Energy Security, Trade and the EU

Energy Security, Trade and the EU

Regional and International Perspectives

Rafael Leal-Arcas, Costantino Grasso and Juan Alemany Ríos

Energy security is a burning issue in a world where 1.4 billion people still have no access to electricity. This book is about finding solutions for energy security through the international trading system. Focusing mainly on the European Union as a case study, this holistic and comprehensive analysis of the existing legal and geopolitical instruments strives to identify the shortcomings of the international and EU energy trade governance systems, concluding with the notion of a European Energy Union and what the EU is politically prepared to accept as part of its unified energy security.

Chapter 7: The creation of the European Energy Union

Rafael Leal-Arcas, Costantino Grasso and Juan Alemany Ríos

Subjects: law - academic, energy law, environmental law, international economic law, trade law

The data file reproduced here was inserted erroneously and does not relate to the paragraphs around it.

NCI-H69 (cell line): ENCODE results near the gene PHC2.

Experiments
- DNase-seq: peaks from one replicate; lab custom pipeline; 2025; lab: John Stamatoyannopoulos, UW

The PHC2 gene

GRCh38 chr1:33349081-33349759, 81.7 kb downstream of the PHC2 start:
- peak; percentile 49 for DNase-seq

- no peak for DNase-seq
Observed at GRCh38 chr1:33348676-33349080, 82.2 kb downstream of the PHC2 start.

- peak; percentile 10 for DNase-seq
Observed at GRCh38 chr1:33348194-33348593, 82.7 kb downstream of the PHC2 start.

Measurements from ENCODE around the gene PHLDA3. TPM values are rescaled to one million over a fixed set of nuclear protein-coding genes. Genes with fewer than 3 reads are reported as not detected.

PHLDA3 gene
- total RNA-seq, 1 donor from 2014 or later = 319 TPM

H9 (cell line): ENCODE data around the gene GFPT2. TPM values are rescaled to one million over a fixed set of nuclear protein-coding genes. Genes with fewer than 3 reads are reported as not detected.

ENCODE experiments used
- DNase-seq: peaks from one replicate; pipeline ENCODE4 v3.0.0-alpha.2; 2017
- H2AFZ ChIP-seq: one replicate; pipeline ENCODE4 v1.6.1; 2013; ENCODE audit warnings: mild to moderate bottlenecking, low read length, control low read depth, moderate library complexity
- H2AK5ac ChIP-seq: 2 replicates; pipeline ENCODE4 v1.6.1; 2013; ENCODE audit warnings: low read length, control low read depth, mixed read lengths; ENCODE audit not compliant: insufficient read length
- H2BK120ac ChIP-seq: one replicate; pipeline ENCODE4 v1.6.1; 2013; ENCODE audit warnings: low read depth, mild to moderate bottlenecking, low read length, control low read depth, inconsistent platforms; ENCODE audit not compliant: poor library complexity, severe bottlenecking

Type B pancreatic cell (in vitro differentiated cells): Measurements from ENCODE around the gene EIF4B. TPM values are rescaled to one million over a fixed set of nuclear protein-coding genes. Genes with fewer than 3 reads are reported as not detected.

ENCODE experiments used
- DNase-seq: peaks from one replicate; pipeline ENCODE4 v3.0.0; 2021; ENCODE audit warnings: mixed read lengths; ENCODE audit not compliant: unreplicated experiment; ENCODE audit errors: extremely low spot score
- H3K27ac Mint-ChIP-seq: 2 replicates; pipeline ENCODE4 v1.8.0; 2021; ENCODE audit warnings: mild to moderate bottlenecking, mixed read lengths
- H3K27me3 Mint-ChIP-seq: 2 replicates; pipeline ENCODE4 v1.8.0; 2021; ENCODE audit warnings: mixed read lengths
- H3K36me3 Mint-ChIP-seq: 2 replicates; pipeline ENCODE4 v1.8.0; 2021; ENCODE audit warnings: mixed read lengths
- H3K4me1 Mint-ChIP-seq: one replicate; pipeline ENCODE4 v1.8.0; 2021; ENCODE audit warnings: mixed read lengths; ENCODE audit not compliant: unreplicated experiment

Energy security is one of the main problems that humanity faces today and the European Union (EU) has to rely on energy-rich countries for its energy needs. The European Innovation Union, the Energy Community, and the Europe 2020 initiative address energy security as a priority, but policies seem to be reactive instead of addressing energy security in its complexity. This problem can be solved with appropriate legal tools. Energy governance has links with several policies: trade, investment, environmental protection, energy transit, energy security, finance, et cetera. Of these policies, energy trade has a high impact for European energy security policy. Currently, the international community does not address trade in energy as a cohesive entity and its governance is fragmented. The chapter explores the institutional legal framework for the creation of a European Energy Union, whose aim is to achieve affordable, secure and sustainable energy. This Energy Union is based on five pillars, which are analysed: security, solidarity and trust; the completion of a competitive internal market; moderation of demand; the decarbonization of the EU energy mix (i.e., greater use of renewable energy); and technologies. The EU is the first region in the world to set up the ambitious target of decarbonizing its economy by 2050. The chapter then looks at the energy union in the context of the rule of law. All of this could be reproduced in other regions of the world and eventually create a new international energy order. This requires a fresh and comprehensive approach to legal instruments.

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